Do Consumers Avoid Watching Over-the-Counter Drug Advertisements
Jisu Huh, Denise E. DeLorme, and Leonard N. Reid, “Do Consumers Avoid Watching Over-the-Counter Drug Advertisements? An Analysis of Cognitive and Affective Factors that Prompt Advertising Avoidance,”Journal of Advertising Research, December 2015, Volume 55, No. 4, 401-415.
Abstract: Do consumers avoid viewing over-the-counter (OTC) pharmaceutical advertisements? And, if so, why? The authors of the current study tested their proposed “Ad Avoidance Model” by surveying a nationally-representative sample of U.S. adults about their reactions to advertisements for OTC drugs (specifically analgesics). The researchers focused on how four advertising-reaction factors—two cognitive (perceived utility and skepticism) and two affective (irritation and attitude toward advertising)—influenced avoidance behaviors. The results revealed that avoidance was directly linked to irritation and attitude, although attitude also partially mediated the relationship between irritation and avoidance. Age and socioeconomic status also played roles in these relationships.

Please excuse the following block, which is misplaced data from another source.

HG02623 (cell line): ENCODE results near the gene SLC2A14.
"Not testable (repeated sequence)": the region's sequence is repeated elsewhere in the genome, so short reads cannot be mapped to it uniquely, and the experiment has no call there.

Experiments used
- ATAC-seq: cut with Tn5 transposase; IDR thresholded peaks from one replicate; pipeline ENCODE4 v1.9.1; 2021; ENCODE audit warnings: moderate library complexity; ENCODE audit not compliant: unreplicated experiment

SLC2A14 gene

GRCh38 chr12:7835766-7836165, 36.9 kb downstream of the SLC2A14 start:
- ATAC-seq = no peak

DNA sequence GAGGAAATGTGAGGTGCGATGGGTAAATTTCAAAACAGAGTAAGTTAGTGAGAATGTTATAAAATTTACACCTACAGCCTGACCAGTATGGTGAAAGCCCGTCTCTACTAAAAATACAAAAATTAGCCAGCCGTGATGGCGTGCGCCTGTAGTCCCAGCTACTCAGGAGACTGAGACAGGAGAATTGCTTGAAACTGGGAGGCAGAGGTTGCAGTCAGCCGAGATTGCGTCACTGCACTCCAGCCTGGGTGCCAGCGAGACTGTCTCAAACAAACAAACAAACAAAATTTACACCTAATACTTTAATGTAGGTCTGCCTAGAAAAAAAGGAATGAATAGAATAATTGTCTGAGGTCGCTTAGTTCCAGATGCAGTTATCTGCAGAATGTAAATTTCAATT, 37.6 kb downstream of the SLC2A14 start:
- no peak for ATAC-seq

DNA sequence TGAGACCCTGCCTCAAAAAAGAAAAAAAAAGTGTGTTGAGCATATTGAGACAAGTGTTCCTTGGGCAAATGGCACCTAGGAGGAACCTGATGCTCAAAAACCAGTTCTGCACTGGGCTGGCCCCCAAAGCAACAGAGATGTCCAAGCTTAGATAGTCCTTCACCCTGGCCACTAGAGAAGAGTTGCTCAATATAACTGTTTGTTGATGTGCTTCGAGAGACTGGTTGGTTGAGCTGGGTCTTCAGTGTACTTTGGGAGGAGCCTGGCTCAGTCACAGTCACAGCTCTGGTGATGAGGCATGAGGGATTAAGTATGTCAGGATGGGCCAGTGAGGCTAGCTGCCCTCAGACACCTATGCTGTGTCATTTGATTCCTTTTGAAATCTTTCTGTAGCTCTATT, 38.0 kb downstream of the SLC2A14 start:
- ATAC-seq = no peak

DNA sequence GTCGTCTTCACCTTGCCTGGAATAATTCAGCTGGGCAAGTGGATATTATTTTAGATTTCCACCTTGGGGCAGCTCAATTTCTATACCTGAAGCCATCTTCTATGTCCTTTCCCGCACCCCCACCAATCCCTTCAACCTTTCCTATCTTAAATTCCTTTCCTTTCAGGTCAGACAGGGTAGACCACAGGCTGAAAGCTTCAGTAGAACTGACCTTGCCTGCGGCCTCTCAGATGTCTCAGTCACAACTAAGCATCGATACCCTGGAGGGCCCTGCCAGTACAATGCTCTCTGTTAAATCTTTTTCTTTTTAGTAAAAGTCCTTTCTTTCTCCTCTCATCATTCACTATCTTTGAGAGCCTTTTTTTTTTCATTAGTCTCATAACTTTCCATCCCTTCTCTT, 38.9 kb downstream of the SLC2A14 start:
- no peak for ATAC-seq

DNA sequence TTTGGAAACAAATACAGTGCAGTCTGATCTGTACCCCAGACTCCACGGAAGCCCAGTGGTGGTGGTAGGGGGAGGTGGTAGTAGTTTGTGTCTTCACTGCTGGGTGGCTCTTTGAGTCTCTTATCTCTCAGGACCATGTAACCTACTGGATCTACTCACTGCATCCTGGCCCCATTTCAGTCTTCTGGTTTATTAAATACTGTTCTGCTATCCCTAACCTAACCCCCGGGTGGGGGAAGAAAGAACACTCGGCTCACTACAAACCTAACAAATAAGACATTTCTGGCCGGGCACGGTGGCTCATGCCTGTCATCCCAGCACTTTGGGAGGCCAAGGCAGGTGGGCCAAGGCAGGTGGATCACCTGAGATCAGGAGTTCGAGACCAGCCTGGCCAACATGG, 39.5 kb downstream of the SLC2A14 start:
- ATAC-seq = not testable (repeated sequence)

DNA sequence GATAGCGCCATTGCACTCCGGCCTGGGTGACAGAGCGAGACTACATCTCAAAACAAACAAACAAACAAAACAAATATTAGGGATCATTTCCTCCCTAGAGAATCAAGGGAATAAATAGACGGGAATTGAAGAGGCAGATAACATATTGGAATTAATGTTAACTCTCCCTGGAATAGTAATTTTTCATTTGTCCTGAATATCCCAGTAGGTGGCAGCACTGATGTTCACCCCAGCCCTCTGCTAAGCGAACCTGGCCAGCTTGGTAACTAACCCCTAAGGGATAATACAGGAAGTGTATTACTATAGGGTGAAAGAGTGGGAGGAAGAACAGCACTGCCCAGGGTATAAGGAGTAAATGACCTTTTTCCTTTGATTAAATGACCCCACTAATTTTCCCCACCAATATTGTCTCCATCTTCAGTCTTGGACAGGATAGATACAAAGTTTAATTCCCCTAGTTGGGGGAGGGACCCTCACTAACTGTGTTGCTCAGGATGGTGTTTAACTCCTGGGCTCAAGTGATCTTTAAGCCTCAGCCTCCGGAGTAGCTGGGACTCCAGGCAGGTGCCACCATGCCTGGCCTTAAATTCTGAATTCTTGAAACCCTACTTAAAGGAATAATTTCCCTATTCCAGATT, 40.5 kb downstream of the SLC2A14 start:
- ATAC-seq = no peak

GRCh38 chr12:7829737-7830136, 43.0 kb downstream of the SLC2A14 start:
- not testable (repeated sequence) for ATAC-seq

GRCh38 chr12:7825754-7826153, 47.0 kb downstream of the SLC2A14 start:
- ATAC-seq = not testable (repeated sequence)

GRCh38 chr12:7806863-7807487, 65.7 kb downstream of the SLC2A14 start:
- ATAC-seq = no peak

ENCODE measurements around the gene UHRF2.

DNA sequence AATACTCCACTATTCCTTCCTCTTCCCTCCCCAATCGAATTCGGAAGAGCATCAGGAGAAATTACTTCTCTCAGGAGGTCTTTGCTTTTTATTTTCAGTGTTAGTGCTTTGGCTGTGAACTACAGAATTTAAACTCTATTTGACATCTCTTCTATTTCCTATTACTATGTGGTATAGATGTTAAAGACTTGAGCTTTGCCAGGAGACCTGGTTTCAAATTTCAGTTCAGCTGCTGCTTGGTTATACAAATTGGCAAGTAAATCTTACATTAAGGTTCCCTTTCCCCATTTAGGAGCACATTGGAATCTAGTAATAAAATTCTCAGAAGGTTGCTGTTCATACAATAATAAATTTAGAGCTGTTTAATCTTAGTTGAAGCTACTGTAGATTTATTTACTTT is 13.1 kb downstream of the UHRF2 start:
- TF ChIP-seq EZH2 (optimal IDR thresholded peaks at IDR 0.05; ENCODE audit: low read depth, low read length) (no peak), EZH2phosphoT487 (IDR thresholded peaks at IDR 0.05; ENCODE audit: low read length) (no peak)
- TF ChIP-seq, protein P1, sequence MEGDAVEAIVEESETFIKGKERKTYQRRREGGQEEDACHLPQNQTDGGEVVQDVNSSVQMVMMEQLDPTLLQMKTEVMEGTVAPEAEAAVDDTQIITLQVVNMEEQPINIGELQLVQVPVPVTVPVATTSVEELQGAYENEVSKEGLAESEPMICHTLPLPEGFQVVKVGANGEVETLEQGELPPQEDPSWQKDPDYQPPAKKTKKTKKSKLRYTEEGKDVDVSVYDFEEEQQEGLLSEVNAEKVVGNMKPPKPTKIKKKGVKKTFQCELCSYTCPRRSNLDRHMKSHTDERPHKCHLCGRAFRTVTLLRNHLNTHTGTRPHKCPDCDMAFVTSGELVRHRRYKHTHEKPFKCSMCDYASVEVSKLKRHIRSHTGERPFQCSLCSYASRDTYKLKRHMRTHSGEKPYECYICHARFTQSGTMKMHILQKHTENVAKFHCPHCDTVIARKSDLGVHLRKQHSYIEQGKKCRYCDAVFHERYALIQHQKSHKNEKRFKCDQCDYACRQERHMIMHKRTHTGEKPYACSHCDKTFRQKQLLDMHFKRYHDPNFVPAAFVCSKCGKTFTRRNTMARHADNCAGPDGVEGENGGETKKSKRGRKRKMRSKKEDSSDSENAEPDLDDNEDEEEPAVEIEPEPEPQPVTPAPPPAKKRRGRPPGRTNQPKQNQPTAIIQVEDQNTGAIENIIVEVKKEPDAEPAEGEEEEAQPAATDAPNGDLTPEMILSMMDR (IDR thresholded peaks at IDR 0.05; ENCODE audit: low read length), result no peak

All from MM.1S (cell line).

Mask-wearing as an Unspoken Statement of One’s Identity during the COVID-19 Pandemic
Abstract: Interpreting a facemask as an unspoken statement of one’s identity during the COVID-19 pandemic based on product symbolism theory, the present study examines the relationships among one’s trust in […]
Proposal Title: “Improving Infectious Disease Models with Longitudinal Surveys of Health Decision Making Preferences and Influences.”
Abstract: The objective of this project is to create more reliable infectious disease models that are informed by social science regarding health-related preferences, perceptions and intentions/behaviors. This project will design […]